English is the official language but many locals speak a sort of patois. There are some Spanish-speaking communities too


The official currency is the Eastern Caribbean dollar which is fixed to the US dollar. Recent exchange rate was US$1.00 = EC$2.65. US currency, travelers checks and major credit cards are welcome everywhere.

Passport Visa

All visitors to Antigua and Barbuda must have an onward or return ticket. Citizens of United States, United Kingdom and Canada citizens do not require a visa to enter Antigua and Barbuda and must travel on a VALID PASSPORT.

Persons visiting are permitted to stay as long as their business takes, provided that:

a) this is no longer than six months
b) they have an onward or return ticket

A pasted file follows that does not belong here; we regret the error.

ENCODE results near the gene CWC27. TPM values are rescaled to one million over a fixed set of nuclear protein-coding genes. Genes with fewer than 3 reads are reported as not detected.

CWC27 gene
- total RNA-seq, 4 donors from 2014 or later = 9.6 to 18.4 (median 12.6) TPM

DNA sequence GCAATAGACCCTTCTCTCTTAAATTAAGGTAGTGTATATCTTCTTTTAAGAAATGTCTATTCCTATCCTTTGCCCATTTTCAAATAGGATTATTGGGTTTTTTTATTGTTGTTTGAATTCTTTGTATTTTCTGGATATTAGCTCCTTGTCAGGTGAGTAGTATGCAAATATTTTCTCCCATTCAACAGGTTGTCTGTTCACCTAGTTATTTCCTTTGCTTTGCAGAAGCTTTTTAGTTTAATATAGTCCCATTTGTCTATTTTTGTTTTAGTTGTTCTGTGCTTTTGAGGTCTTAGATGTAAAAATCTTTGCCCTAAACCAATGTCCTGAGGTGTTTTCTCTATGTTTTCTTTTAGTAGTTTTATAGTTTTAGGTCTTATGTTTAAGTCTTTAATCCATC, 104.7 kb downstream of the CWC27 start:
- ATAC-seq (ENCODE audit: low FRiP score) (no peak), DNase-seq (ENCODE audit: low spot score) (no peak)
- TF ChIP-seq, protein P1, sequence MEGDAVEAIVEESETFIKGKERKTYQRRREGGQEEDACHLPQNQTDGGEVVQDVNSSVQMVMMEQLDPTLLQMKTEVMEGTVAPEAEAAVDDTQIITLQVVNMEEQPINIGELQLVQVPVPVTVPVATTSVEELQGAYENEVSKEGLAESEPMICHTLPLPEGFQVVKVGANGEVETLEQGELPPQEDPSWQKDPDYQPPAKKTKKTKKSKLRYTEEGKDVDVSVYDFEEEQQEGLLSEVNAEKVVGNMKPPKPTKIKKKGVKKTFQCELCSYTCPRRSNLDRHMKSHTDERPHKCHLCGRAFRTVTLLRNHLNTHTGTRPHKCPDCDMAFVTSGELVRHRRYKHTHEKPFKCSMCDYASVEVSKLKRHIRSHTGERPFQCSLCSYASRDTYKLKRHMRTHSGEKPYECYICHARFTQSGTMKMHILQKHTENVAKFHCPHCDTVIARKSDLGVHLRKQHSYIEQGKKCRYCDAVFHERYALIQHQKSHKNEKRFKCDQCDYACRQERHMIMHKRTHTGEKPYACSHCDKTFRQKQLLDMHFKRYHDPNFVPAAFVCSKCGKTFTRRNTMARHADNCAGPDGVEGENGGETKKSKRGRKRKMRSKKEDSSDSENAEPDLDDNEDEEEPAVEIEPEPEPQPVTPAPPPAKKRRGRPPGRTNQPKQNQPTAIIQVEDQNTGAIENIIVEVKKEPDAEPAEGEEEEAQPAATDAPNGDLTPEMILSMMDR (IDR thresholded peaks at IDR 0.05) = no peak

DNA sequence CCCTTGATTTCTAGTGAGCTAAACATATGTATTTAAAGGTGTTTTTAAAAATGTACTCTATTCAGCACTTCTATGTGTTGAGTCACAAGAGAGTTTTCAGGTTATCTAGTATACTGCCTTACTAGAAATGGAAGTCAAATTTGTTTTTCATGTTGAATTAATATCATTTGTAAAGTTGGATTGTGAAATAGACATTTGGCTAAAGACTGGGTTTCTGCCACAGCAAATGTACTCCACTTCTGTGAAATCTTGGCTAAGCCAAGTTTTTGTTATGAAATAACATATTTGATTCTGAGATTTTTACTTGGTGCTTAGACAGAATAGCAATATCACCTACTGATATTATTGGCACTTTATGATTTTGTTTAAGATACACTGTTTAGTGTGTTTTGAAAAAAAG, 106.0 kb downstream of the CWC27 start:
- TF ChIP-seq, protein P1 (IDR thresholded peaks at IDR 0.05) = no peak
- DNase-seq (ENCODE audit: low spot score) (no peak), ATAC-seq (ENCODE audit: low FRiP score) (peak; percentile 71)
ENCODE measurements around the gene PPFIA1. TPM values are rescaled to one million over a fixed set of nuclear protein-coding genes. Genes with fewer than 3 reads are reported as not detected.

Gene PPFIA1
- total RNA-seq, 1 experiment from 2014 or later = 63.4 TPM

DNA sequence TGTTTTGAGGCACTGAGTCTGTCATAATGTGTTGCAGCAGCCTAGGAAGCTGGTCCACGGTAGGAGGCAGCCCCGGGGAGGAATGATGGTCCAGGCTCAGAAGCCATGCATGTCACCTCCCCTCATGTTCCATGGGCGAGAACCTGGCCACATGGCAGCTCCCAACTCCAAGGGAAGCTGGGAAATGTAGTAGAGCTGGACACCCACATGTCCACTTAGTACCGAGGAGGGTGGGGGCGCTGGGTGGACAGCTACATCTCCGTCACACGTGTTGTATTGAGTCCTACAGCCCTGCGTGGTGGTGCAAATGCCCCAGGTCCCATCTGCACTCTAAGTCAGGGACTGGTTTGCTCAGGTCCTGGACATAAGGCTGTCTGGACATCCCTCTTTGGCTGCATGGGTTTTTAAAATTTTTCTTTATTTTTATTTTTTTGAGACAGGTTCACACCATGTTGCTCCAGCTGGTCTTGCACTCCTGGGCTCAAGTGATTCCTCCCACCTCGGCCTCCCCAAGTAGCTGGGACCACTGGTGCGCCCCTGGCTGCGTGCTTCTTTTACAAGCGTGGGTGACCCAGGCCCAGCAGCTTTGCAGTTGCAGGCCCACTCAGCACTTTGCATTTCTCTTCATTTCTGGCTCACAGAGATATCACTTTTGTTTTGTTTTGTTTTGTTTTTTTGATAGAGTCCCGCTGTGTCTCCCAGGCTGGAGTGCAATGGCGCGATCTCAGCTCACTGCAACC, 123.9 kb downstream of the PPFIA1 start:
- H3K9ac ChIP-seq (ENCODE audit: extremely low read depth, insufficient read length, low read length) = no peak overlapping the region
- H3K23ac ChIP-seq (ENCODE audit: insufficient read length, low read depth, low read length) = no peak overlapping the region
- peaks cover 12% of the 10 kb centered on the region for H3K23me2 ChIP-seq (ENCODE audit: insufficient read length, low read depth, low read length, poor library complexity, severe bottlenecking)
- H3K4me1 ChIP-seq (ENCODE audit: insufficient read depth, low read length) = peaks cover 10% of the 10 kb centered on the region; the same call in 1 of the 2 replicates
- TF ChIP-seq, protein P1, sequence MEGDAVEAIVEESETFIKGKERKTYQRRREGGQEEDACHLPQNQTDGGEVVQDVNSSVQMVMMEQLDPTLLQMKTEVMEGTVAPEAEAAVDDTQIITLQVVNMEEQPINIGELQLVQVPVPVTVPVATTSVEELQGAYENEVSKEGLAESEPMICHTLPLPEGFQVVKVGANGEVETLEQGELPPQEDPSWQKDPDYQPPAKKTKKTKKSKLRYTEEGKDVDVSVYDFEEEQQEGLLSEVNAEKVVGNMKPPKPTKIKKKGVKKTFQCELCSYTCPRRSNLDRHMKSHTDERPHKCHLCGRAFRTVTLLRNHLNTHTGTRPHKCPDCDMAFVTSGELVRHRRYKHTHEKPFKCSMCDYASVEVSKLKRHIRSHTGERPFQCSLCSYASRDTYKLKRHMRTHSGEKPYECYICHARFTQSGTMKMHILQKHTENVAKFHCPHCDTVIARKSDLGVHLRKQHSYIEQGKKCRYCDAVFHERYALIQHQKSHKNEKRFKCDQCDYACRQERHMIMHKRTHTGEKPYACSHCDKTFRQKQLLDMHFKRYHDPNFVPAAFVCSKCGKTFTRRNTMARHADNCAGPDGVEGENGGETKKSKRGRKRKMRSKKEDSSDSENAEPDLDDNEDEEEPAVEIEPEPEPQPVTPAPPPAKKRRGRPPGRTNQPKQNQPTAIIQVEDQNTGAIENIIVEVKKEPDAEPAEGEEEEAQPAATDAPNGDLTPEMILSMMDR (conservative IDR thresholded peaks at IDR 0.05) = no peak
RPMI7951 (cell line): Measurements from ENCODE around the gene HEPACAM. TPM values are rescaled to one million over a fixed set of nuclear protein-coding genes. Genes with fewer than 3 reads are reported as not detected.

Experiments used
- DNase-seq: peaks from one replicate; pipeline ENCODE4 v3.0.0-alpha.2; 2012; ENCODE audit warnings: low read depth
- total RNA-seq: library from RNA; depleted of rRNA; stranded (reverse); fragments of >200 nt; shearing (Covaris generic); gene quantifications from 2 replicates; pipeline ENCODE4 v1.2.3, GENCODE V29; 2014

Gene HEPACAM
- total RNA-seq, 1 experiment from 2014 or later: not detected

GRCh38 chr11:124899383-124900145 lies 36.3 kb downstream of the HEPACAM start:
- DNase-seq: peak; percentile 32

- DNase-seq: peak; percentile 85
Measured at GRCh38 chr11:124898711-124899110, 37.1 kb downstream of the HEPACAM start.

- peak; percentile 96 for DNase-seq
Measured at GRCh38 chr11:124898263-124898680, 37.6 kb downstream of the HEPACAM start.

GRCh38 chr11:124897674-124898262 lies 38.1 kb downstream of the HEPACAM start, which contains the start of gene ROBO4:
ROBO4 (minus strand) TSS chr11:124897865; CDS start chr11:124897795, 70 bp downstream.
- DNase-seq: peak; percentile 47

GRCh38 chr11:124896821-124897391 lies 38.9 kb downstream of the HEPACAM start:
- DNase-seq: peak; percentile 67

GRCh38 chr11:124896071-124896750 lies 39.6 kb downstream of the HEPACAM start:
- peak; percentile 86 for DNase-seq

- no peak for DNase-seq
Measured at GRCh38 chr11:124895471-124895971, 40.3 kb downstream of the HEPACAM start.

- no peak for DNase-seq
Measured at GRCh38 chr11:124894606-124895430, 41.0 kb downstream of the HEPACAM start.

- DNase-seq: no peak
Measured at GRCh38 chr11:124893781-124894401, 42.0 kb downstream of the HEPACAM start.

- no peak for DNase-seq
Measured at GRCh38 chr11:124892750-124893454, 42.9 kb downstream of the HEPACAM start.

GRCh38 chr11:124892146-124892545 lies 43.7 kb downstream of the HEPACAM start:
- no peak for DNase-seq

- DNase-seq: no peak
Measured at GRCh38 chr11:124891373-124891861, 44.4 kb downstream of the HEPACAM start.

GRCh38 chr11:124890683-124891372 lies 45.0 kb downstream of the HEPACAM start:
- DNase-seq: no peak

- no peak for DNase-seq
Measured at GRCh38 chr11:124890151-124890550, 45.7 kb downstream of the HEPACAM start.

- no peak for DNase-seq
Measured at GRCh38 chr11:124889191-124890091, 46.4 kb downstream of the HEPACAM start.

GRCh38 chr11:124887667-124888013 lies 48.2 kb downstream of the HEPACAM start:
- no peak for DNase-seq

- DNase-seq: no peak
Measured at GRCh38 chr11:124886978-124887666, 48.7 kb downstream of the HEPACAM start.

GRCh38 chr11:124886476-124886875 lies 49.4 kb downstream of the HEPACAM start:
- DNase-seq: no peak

c) they have confirmation of accommodation
d) they can produce evidence of their ability to maintain themselves in Antigua and Barbuda

Cruise ship visitors who would normally require a visa do not require one provided that they arrive in Antigua and Barbuda in the morning and depart the same evening.

In transit passengers traveling within the same day, who normally require a visa, do not need a visa for entry into Antigua and Barbuda, provided that they have proof of their onward journey.


Antigua & Barbuda are relatively crime free, but exercise normal precautions; i.e. don't leave valuables unattended in rental cars or on the beach.


Atlantic Standard Time, one hour ahead of Eastern Standard Time and the same as Eastern Daylight Time. GMT -4.


Same as in the US; 10-15% depending on the service. Some restaurants & hotels will automatically add a 10% gratuity. If in doubt, just ask. Give porters and bellhops 50 cents per bag, taxi drivers 10-15% of the fare.